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J Pediatr Surg. 2004 Jun;39(6):931-6.

Efficacy of complete resection for high-risk neuroblastoma: a Children's Cancer Group study.

Abstract

BACKGROUND/PURPOSE:

Previous reports indicate that complete resection of high-risk neuroblastoma improves outcome but may entail high surgical complication rates. The authors evaluated the effect of complete primary site resection on event-free survival (EFS), overall survival (OS), and complication rates in patients entered on a high-risk neuroblastoma treatment protocol.

METHODS:

A total of 539 eligible patients with high-risk neuroblastoma were entered on protocol CCG-3891. Patients were assigned randomly to continuation chemotherapy or autologous bone marrow transplantation. Surgical resection was performed at diagnosis or after induction chemotherapy. Surgeons assessed resection as complete (CR), minimal residual (<5%, MR), or partial (PR). Incomplete resections received secondary resection or 10 Gy of external beam radiation. Patients were evaluated for EFS, OS, and complications of surgery based on completeness of overall best resection.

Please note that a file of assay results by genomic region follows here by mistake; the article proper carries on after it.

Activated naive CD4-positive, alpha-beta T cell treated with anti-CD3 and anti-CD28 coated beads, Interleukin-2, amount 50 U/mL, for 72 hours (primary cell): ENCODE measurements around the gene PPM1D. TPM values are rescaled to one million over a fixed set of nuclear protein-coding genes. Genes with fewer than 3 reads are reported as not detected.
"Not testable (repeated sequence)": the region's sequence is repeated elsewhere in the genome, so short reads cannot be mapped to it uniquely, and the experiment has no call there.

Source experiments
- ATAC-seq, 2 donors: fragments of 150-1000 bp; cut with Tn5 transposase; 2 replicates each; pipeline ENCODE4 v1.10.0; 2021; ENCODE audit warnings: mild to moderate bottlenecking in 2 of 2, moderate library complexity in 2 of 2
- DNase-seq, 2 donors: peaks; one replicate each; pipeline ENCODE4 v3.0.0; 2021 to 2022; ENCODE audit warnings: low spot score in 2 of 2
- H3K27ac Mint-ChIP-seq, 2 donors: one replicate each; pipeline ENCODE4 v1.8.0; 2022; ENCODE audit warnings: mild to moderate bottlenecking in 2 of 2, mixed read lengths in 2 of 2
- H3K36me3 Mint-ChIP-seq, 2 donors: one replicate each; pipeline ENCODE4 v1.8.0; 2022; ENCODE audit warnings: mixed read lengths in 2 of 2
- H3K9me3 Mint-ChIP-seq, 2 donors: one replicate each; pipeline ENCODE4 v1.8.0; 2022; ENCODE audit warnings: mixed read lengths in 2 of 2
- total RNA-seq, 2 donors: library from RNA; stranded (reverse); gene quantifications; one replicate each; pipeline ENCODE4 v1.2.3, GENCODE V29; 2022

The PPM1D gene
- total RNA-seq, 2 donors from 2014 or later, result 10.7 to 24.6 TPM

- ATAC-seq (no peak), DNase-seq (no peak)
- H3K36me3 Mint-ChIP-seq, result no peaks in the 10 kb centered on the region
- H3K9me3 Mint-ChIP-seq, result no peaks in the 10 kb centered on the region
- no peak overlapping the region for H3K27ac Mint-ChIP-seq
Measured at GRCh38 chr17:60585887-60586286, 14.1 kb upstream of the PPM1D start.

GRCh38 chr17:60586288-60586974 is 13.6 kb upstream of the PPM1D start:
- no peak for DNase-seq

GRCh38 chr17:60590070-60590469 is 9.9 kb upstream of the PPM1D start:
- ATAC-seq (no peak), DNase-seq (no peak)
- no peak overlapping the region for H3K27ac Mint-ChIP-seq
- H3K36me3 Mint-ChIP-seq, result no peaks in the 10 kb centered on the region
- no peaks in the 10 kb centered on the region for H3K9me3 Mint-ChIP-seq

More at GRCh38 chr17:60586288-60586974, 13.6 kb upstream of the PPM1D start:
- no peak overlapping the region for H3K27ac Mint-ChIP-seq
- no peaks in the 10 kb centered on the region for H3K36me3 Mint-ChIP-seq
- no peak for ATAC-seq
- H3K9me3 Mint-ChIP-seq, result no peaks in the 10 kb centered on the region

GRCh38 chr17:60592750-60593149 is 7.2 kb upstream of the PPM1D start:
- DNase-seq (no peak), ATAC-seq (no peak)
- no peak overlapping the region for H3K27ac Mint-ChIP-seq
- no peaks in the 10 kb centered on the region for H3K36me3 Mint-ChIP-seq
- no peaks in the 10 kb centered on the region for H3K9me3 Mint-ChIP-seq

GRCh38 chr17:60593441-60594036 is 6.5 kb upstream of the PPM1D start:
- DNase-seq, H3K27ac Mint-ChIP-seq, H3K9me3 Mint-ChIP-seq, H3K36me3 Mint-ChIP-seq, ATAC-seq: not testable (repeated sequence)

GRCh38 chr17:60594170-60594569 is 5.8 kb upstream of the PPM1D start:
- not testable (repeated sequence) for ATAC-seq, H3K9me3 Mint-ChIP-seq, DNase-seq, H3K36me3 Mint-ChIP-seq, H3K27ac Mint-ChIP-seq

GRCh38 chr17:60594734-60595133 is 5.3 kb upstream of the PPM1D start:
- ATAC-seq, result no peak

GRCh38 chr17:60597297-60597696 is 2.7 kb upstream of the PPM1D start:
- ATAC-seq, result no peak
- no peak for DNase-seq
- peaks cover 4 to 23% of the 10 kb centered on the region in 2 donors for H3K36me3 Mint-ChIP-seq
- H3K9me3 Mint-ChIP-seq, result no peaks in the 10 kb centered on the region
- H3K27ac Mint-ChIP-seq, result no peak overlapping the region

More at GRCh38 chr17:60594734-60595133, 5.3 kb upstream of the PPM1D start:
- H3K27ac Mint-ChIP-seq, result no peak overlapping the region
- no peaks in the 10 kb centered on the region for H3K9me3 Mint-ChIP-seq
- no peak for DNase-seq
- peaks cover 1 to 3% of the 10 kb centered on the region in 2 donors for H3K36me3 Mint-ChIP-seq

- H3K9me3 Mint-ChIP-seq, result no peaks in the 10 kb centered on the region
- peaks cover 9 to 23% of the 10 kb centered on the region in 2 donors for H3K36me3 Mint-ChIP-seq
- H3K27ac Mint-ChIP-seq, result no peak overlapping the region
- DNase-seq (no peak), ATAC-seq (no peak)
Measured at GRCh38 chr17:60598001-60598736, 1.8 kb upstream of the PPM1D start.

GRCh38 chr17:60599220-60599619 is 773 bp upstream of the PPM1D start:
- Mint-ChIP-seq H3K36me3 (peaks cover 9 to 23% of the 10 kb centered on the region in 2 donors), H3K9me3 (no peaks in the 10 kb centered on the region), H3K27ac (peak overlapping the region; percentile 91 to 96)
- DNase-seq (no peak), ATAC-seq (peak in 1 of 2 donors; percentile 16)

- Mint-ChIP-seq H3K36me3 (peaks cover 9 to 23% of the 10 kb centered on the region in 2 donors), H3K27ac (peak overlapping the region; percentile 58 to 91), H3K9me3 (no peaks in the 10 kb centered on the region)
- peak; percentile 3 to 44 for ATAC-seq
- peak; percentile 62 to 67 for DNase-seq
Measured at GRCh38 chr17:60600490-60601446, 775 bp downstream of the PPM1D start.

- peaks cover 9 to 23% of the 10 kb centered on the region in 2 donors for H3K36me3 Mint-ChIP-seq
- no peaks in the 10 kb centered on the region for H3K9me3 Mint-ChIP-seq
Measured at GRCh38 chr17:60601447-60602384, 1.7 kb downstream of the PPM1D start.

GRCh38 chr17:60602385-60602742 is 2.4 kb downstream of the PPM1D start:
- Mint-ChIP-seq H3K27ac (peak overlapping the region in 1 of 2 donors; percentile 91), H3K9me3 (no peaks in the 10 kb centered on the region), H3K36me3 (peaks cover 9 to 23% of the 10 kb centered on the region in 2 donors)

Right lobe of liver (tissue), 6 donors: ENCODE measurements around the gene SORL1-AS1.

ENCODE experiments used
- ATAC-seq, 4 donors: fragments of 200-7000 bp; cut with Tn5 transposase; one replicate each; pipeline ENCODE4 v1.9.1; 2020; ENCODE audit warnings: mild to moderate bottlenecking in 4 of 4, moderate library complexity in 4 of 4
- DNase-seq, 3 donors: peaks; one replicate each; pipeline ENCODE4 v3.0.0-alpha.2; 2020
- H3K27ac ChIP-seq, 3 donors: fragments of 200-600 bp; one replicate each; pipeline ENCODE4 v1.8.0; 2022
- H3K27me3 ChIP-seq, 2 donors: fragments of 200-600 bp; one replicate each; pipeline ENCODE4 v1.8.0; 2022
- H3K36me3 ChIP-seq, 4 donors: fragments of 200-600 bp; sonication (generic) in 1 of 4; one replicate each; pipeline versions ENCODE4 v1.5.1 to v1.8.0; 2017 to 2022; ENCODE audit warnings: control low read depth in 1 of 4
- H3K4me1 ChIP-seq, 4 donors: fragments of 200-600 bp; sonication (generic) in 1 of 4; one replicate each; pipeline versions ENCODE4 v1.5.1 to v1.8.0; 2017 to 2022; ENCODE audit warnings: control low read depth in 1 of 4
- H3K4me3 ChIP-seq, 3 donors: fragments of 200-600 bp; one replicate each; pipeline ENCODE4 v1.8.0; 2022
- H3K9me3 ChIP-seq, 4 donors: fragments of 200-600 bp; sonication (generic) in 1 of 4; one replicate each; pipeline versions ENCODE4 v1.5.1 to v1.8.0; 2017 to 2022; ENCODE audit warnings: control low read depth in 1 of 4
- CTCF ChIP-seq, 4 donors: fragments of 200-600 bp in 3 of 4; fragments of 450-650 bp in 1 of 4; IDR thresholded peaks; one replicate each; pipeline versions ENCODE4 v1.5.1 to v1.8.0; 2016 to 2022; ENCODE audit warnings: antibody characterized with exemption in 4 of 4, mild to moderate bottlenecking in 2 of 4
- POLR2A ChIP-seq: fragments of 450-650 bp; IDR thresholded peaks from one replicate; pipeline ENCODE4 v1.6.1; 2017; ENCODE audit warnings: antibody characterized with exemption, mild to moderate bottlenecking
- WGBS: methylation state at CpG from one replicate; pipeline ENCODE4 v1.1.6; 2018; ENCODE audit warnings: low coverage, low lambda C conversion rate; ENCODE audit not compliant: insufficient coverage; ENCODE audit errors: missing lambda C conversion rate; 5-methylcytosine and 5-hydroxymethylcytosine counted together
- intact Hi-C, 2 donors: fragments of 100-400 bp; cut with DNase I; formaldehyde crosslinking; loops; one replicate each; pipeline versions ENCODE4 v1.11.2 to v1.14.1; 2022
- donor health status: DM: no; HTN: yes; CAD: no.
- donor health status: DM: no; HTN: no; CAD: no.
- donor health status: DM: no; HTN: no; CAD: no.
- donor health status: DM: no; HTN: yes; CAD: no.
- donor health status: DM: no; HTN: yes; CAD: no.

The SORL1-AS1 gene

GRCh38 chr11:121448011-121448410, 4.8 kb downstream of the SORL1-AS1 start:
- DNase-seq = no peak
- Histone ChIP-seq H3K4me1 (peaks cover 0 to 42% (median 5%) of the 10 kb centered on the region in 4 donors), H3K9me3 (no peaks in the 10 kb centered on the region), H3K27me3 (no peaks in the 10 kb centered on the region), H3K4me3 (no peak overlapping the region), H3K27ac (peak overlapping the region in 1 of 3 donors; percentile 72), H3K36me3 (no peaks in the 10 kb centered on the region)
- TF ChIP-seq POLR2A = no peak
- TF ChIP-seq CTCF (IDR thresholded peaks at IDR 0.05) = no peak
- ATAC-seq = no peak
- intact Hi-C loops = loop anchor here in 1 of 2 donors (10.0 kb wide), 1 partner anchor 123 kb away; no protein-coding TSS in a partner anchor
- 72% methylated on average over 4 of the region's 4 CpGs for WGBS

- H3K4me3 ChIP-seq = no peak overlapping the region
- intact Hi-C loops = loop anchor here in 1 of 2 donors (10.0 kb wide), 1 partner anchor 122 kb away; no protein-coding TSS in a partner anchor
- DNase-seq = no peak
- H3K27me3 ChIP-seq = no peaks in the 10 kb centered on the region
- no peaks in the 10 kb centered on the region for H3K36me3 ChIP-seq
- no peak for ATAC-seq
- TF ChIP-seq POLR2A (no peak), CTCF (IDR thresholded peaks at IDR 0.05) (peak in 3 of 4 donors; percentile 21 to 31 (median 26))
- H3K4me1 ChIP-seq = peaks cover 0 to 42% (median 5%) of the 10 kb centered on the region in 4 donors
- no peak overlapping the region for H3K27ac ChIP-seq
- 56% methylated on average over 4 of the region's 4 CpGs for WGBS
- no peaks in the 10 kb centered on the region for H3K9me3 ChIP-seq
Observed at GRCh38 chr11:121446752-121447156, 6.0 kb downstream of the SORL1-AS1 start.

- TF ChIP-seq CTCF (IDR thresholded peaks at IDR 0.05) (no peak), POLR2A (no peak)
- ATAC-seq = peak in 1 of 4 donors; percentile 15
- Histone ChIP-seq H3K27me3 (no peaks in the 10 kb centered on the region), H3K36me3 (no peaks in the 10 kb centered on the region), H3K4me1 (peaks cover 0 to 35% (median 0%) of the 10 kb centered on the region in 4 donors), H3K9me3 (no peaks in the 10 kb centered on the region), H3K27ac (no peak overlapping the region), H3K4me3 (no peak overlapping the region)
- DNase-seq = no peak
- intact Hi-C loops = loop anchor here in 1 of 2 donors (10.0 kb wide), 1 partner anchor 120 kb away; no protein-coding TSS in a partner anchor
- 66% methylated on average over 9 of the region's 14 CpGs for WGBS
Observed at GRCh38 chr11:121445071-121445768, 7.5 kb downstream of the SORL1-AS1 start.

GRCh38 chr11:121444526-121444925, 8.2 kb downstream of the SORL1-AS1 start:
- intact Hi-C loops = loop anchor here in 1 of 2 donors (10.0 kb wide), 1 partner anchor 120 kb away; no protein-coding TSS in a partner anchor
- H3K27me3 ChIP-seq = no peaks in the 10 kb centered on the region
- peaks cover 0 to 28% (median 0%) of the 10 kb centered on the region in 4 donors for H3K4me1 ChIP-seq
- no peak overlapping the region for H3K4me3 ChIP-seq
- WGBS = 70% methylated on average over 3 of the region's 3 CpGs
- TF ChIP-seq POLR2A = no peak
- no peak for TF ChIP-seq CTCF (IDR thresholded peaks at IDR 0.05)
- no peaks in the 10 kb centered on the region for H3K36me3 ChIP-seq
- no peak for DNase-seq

RESULTS:

The proportion of patients resectable at diagnosis was 27% for CR and 14% for MR. This improved after chemotherapy to 45% and 25%. Complication rates based on completeness of resection were 29%, 38%, and 36% for CR, MR, and PR, respectively. Estimated 5-year EFS rate was 30% +/- 3% for patients who achieved CR (n = 210) compared with 25% +/- 3% (P =.1010) for those with less than CR (n = 258).

CONCLUSIONS:

Resectability improved after neoadjuvant chemotherapy. Complete resection did not increase complications. There was a small survival benefit for complete resection. This study suggests that complete resection may still be important in the current era of intense chemotherapy and transplant.

PMID:
15185228
[PubMed - indexed for MEDLINE]
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